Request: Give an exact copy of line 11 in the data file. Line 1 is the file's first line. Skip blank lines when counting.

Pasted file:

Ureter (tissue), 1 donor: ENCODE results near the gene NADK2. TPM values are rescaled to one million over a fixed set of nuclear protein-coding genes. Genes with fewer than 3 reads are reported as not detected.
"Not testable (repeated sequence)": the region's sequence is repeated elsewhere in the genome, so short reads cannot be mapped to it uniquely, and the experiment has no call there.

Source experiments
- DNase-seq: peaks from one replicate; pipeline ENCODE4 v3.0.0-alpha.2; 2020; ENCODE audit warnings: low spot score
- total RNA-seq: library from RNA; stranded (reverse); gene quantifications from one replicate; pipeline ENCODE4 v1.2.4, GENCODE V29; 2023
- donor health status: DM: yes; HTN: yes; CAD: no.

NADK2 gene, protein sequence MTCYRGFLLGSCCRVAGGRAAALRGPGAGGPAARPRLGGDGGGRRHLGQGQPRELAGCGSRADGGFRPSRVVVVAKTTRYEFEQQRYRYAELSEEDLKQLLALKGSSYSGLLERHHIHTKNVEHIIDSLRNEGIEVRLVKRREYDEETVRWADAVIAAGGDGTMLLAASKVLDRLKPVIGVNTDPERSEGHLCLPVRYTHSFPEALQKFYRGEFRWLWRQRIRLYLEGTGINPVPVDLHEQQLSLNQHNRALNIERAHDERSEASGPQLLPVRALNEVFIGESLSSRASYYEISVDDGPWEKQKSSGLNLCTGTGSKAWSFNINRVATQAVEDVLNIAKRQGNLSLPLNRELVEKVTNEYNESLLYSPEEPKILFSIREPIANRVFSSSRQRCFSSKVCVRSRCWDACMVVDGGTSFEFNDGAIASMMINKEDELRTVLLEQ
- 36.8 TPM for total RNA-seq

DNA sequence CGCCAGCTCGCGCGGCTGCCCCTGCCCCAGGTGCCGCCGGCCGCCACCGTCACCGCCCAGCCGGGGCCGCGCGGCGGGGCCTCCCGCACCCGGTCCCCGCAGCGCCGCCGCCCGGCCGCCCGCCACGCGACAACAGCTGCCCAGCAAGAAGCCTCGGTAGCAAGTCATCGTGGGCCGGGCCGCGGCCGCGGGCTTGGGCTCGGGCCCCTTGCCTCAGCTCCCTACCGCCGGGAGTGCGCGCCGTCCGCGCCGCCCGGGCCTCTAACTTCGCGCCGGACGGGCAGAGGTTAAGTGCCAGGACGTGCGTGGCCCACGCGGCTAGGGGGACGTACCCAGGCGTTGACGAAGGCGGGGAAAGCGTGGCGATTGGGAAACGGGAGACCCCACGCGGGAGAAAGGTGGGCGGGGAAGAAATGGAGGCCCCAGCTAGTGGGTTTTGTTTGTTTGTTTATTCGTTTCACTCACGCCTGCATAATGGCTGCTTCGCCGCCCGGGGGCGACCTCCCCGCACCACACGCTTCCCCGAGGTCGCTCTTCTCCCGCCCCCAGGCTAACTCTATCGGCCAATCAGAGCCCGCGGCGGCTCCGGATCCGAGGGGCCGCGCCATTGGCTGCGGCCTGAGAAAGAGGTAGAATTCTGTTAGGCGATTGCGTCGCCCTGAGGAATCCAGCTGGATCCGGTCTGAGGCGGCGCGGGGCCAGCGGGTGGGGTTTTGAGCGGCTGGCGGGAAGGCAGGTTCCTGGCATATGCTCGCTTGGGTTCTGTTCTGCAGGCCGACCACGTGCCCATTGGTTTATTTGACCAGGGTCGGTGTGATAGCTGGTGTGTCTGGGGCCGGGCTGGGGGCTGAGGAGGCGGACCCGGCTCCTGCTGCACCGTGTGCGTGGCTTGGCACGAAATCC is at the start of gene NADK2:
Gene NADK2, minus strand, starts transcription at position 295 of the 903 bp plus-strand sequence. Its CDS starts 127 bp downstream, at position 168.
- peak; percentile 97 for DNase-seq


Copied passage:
- peak; percentile 97 for DNase-seq